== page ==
Finding Comfort

Finding Comfort | Twin Cities Mom CollectiveA little over a week ago, I went into my restaurant to get things set up for the day. While the weekend hadn’t started off great (thanks COVID-19), Saturday was pretty solid. A group celebrated a birthday in the afternoon and a lot of people were out supporting small business because, as we now know, the future is very uncertain.

On Monday, the news came that bars, restaurants and other businesses with large crowds and close interaction with customers would temporarily close. While I completely understand the rationale and how this tactic supports the messaging about staying home, that does not mean it wasn’t devastating. I own a wine bar so our business is dependent on dine-in service to be able to serve the product customers associate most with us. This meant takeout was not a viable option, nor did we have the luxury of time or cash flow to promote takeout and wait for the customers to come.

There is nothing easy about this situation, especially given we have no idea when it will end. The bills continue to be due, food that needs to be paid for will go to waste (or in our case, was donated to a worthy cause in this time of need) and unfortunately, there is little in the way of support or recourse. So, like the rest of the state, country and world… we wait.

And this is where I take comfort. Because we are all in this together. For better or worse, it is rare that across a region and across the world, humanity is united in its fight. That no matter where you are or who you are, you are likely affected in a meaningful way with no idea when this nightmare will come to an end. Perhaps you or a loved one is now unemployed. Or you know someone fighting COVID-19, as a patient or front-line medical professional. Or you might be one of the thousands, probably millions, of parents now caring for your children and their education throughout the day. And even working from home while you’re at it.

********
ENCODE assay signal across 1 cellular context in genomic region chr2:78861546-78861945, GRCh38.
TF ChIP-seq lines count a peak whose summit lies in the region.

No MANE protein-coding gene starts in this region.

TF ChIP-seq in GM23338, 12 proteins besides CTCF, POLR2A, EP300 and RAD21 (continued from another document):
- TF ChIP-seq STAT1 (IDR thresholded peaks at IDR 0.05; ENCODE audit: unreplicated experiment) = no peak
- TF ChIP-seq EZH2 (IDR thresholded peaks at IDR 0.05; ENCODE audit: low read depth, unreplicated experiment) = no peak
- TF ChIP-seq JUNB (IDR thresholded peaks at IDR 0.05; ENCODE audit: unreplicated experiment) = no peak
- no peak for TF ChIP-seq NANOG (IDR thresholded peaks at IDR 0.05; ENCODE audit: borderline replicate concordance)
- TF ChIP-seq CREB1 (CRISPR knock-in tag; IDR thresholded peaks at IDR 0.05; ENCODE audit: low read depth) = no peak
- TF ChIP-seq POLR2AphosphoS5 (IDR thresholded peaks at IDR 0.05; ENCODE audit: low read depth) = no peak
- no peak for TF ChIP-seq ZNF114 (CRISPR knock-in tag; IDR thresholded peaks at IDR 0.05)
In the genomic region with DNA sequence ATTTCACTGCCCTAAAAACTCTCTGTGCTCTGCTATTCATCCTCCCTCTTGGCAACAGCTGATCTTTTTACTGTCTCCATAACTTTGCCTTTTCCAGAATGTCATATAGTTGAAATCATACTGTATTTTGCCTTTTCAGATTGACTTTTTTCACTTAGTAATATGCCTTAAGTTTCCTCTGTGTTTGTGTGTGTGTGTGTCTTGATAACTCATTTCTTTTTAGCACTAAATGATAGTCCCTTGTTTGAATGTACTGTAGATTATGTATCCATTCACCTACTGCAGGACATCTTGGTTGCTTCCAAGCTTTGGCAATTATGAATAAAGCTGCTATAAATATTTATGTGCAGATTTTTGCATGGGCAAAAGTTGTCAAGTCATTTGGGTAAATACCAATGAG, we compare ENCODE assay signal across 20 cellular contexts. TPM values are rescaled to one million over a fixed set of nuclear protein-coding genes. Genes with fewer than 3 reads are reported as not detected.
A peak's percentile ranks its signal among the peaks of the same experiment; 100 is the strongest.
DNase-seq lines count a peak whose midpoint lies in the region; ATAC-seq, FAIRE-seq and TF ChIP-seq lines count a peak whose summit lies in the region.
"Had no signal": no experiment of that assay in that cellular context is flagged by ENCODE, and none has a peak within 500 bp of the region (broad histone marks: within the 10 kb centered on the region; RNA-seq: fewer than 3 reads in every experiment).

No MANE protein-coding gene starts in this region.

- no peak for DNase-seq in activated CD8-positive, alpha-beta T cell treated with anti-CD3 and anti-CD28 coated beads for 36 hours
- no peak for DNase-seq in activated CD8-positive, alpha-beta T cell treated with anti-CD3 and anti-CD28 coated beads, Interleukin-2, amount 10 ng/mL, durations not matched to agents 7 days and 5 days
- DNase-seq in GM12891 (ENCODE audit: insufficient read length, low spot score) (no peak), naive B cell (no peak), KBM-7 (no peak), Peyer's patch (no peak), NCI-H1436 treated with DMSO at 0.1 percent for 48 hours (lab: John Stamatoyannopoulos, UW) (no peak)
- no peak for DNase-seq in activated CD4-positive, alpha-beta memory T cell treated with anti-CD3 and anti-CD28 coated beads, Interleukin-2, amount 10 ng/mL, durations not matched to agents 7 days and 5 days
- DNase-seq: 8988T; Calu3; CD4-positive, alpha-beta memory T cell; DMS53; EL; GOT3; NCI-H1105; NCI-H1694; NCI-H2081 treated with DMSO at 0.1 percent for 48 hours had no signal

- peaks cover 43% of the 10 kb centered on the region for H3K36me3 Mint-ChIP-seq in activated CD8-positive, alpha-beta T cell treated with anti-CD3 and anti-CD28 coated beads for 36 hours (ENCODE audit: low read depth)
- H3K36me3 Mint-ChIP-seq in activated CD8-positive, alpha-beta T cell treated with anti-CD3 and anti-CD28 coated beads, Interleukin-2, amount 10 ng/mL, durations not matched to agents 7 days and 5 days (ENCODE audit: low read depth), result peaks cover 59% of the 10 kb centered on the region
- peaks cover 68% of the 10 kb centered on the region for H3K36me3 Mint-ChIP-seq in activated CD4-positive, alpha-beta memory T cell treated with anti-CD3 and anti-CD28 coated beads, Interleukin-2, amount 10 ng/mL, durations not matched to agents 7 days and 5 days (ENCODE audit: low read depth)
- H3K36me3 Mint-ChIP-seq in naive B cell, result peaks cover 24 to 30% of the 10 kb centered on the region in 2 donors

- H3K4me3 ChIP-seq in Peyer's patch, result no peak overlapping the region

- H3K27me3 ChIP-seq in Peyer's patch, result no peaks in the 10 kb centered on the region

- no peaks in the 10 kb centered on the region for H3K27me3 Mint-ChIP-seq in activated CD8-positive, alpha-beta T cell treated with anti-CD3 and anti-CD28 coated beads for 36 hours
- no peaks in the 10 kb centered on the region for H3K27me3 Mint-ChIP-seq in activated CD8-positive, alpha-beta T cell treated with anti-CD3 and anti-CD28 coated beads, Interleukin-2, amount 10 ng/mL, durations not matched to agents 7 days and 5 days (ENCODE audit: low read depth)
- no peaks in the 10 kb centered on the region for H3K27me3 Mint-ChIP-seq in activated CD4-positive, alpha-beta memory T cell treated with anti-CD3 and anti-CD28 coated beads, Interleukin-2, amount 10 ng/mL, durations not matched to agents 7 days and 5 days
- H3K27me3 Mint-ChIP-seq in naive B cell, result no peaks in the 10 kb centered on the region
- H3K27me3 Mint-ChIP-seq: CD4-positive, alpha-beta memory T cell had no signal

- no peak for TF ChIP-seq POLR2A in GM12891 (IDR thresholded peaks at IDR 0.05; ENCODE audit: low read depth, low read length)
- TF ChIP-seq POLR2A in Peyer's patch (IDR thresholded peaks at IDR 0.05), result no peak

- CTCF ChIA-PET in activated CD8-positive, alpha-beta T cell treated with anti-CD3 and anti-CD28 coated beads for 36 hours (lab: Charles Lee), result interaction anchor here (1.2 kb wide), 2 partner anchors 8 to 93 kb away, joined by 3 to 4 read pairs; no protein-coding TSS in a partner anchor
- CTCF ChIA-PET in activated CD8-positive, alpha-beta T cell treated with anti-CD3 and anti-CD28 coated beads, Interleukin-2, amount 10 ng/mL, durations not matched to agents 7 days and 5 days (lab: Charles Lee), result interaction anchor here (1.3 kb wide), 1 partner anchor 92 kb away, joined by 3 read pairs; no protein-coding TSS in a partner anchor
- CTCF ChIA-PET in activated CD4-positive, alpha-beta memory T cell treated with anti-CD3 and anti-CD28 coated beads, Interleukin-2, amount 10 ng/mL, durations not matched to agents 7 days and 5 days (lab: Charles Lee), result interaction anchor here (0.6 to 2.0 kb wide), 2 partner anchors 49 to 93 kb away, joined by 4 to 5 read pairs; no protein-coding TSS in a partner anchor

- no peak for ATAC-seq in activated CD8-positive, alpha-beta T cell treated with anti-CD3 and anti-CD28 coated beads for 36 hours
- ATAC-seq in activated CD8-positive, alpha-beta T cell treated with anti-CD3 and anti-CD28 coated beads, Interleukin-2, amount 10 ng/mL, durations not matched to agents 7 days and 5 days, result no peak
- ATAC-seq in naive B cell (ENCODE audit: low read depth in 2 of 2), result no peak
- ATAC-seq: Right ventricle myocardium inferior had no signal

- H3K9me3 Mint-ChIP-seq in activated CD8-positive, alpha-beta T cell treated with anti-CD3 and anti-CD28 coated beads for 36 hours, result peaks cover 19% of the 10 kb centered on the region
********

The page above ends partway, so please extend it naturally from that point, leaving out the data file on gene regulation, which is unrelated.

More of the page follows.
During this time, there is little benefit to dwelling on poor circumstances. Because there is not an ideal solution and so much (if not all) of what is happening today is outside of our control. For now, I’m trying to focus on the opportunity – quality time with family with no where to go. A time to get creative about how we spend our time and make/build connections.

I am choosing to remain hopeful and optimistic. While this is not easy and loosing the freedom to come and go as we please is a challenge for all, necessity often brings about innovation. I find comfort in the fact that not only are we all in this together, but this will be a period of great change and opportunity. While it might be hard to see now, good will come.

How we work and educate will be forever changed.

The number of businesses that have found a way to deliver value virtually.

Our ability to communicate and connect will continue to evolve because we need and crave connection. Today, that looks different but it doesn’t mean it isn’t possible.

During this challenging time for all, whether child, parent, service worker, small business owner or something in between, we must find faith in the power of the human spirit. Because when everything feels outside of our control, this is our time to find comfort in the fact that we are all in this together and while it might be hard to see, good and much innovation will come from this time of togetherness and reflection.

Amanda Wagner lives in Edina with her husband, Austin, three girls and German Shorthaired Pointer, Breeze. She is the owner of Beaujo’s Wine Bar & Bistro at 50th & France, marketing and communications professional, and writer of all the things at Greenhouse Content. When she isn’t working on deadline, carting around small children or overseeing the wine bar experience, she loves to spend time with family and friends, read non-fiction, listen to podcasts, workout at Burn Boot Camp and wind down with a glass of red wine (obviously).

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